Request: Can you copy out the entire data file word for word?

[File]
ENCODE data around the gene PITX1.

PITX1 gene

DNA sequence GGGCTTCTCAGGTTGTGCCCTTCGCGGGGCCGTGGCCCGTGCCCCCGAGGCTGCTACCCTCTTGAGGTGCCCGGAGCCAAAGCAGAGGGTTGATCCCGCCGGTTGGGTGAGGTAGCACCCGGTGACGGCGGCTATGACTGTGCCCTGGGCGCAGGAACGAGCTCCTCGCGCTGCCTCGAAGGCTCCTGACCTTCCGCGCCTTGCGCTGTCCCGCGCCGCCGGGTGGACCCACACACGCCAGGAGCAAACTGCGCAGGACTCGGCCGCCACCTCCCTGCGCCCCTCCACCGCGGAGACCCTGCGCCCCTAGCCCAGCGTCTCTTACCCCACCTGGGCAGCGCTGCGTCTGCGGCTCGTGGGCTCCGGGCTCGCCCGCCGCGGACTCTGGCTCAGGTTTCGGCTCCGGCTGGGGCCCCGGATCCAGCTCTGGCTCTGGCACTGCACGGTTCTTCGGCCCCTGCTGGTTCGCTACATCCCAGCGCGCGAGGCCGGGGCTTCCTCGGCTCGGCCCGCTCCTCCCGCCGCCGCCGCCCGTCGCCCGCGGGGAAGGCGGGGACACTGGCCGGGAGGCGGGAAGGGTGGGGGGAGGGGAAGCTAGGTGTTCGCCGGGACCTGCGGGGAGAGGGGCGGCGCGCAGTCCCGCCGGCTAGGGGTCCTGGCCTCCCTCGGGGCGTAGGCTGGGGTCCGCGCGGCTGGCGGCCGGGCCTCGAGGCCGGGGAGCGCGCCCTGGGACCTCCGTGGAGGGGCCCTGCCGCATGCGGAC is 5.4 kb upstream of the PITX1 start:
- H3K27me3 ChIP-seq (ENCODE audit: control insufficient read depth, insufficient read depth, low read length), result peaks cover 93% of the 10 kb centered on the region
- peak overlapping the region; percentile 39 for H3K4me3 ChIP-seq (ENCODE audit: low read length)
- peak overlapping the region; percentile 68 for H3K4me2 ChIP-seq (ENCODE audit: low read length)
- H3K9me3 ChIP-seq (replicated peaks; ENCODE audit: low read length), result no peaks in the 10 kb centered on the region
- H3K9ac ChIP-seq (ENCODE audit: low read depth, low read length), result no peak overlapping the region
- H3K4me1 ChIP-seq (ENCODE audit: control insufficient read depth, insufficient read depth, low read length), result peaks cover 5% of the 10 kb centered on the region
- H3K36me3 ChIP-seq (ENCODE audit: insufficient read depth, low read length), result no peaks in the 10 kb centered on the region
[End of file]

ENCODE data around the gene PITX1.

PITX1 gene

DNA sequence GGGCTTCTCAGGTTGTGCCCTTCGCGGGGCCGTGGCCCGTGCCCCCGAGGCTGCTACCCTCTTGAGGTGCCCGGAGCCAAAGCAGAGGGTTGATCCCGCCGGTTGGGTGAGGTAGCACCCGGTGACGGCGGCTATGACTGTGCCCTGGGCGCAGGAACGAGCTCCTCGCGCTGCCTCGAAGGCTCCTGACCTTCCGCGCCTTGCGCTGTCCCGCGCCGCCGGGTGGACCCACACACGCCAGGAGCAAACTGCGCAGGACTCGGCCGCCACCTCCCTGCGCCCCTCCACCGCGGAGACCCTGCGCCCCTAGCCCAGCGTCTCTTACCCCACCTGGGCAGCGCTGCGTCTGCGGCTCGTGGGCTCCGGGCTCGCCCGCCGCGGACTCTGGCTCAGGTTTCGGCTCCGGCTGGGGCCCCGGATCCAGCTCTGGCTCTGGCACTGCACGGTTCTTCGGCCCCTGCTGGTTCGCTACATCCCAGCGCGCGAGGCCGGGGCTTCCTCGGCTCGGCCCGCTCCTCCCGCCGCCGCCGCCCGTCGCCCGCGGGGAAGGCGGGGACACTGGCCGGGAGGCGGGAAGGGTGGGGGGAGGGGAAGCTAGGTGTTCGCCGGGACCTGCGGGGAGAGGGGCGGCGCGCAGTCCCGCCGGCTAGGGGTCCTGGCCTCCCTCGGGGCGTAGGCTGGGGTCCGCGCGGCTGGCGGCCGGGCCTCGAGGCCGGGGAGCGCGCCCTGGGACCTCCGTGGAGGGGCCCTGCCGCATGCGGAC is 5.4 kb upstream of the PITX1 start:
- H3K27me3 ChIP-seq (ENCODE audit: control insufficient read depth, insufficient read depth, low read length), result peaks cover 93% of the 10 kb centered on the region
- peak overlapping the region; percentile 39 for H3K4me3 ChIP-seq (ENCODE audit: low read length)
- peak overlapping the region; percentile 68 for H3K4me2 ChIP-seq (ENCODE audit: low read length)
- H3K9me3 ChIP-seq (replicated peaks; ENCODE audit: low read length), result no peaks in the 10 kb centered on the region
- H3K9ac ChIP-seq (ENCODE audit: low read depth, low read length), result no peak overlapping the region
- H3K4me1 ChIP-seq (ENCODE audit: control insufficient read depth, insufficient read depth, low read length), result peaks cover 5% of the 10 kb centered on the region
- H3K36me3 ChIP-seq (ENCODE audit: insufficient read depth, low read length), result no peaks in the 10 kb centered on the region